According to new research from the University of California, San Francisco, the sugar industry covertly paid Harvard University scientists to acquit sugar and instead blame fat for heart disease. This revelation created a media firestorm. Did Big Sugar really buy off our nation’s top nutritionists, bias government health policy for generations, and lead millions of Americans down the path to chronic disease? As Anahad O’Connor wrote in the New York Times, one Big Sugar scientist,
“… used his research to influence the government’s dietary recommendations, which emphasized saturated fat as a driver of heart disease while largely characterizing sugar as empty calories linked to tooth decay. Today, the saturated fat warnings remain a cornerstone of the government’s dietary guidelines.”
But this happened in the 1960’s. Nothing like this could happen in 2016, right?
The candy company Mars. Inc. is funding research by Harvard Medical School’s Brigham and Women’s Hospital on the alleged health benefits of cocoa extract. CrossFit Inc. has acquired a letter sent to potential subjects. The Mars study intends to look for benefits from cocoa extract in the “prevention of cardiovascular (heart/blood vessel) disease and cancer.”
The letter does not mention that it is funded by the candy company. It does, however, carry Harvard Medical School in its header, and is addressed from the “Division of Preventive Medicine.” The scientists Howard D. Sesso and JoAnn E. Manson of Harvard Medical School, as well as Garnet Anderson of the Fred Hutchinson Cancer Research Center appear at the bottom of the letter.
Besides Mars Inc., the pharmaceutical company Pfizer and the Fred Hutchinson Cancer Research Center are collaborating on the study. Harvard’s Brigham and Women’s Hospital is listed as the “sponsor.” The study is nicknamed COSMOS, short for the “Cocoa Supplement and Multivitamin Outcomes Study.”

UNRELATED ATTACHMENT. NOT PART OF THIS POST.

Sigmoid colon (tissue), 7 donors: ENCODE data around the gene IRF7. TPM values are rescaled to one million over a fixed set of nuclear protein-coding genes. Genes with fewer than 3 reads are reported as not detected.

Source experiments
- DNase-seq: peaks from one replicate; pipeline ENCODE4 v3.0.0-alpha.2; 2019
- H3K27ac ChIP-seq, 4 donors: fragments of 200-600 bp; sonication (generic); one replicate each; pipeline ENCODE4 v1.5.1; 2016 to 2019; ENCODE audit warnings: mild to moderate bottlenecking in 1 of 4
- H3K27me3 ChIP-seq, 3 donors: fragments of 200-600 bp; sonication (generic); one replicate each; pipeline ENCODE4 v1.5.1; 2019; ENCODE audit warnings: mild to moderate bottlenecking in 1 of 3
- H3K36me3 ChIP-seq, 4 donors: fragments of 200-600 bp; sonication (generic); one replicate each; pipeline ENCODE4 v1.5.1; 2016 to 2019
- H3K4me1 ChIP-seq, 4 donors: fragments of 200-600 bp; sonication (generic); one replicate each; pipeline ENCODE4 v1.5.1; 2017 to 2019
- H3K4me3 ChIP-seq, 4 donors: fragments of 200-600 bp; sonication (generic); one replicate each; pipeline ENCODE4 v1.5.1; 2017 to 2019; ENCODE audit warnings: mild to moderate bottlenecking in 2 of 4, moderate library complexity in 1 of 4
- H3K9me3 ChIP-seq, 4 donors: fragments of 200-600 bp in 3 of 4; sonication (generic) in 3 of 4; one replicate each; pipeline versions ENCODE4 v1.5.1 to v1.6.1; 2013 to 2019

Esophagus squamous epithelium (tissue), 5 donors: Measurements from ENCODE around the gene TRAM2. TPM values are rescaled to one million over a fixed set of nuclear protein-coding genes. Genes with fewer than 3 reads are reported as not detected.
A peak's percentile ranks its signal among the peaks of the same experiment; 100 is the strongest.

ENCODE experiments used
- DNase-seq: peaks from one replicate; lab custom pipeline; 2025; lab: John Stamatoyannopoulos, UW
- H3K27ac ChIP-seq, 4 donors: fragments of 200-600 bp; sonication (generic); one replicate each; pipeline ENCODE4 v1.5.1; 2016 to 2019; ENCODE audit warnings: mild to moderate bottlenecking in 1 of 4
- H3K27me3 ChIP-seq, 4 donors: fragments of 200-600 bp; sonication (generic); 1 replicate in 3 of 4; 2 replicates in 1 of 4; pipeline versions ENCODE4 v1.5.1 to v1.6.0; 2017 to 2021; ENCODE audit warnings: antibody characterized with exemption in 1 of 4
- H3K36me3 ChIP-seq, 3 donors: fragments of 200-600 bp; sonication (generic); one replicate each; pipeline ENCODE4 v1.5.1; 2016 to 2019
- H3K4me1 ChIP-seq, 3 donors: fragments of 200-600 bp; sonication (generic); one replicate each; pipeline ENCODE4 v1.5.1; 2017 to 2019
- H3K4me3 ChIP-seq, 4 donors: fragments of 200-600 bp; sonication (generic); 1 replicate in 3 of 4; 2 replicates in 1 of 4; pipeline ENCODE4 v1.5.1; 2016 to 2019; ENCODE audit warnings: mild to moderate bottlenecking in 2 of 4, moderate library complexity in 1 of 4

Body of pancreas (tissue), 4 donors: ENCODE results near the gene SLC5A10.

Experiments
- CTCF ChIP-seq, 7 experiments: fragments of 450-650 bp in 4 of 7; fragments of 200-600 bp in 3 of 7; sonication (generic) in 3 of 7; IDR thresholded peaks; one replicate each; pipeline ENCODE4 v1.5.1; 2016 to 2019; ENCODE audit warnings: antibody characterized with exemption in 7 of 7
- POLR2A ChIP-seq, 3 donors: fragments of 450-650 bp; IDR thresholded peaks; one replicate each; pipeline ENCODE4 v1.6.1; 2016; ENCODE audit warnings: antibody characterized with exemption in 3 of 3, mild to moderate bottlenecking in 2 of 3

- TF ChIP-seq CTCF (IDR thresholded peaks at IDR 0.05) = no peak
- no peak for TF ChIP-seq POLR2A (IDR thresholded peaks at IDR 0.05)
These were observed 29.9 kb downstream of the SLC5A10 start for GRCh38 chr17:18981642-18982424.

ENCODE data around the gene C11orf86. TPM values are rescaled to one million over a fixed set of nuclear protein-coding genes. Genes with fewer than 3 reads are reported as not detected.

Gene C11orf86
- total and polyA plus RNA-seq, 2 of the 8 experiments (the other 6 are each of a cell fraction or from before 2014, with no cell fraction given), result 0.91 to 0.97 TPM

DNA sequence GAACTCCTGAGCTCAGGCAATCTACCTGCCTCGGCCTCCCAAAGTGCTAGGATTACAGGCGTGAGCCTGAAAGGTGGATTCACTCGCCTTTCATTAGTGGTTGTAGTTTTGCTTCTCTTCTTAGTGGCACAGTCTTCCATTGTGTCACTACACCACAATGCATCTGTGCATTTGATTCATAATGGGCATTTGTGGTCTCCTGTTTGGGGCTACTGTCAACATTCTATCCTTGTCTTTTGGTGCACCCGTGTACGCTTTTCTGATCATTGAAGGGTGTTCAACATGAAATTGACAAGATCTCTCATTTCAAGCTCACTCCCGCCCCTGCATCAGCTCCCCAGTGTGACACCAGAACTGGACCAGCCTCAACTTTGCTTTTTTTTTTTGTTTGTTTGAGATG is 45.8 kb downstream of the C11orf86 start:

Cocoa extract is “derived from the seeds of the plant which is eventually used to make chocolate.” So studying cocoa extract is a means to study the health benefits of chocolate, such as the chocolate found in Mars Inc.’s candy brands Twix, M&M, Snickers and Milky Way. Might this constitute a conflict of interest? It is easy to imagine how a finding that chocolate prevents cancer would affect Mars’ chocolate sales. According to WebMD,
“the candy company Mars, Inc., plans to seek a health claim for chocolate from the Food and Drug Administration (FDA) in the next few years based on research they sponsored regarding the potential role of cocoa flavonoids in cardiovascular health.”
Toward that end, Mars has funded “more than 150 peer-reviewed scientific papers” on cocoa’s alleged health benefits. Its Symbioscience project smacks of the same advert-science that Gatorade’s Sports Science Institute is notorious for.
Yet even with Harvard and Pfizer lending a hand, influencing FDA policy may be a tall order for Mars. The FDA sent Mars Inc. a warning letter in 2006. The FDA found that Mars’ Cocoa Via brand made “false or misleading claims that the products promote heart health.” Until the FDA stepped in, the chocolate bar’s label had promised, “Now you can have real chocolate pleasure with real heart health benefits.” The FDA was concerned that the bars’ saturated fat content would outweigh any potential benefit of chocolate, but the sugar content surely should have been a concern for heart health as well.
To sum it up, Mars is paying for Harvard Medical School research to see if micronutrients found in its candy bars prevent cancer and heart disease. And Pfizer and the Fred Hutchinson Cancer Research center are collaborating. As they say, the more things change …
The only good news we have is that the NIH is no longer involved. The National Institutes of Health’s Heart, Lung, and Blood Institute originally partnered with Mars Inc. on this cocoa/cancer study, but NIH had the wisdom to escape this conflict of interest catastrophe. If only NIH had demonstrated the same foresight with their Coca-Cola “Heart Truth” Partnership.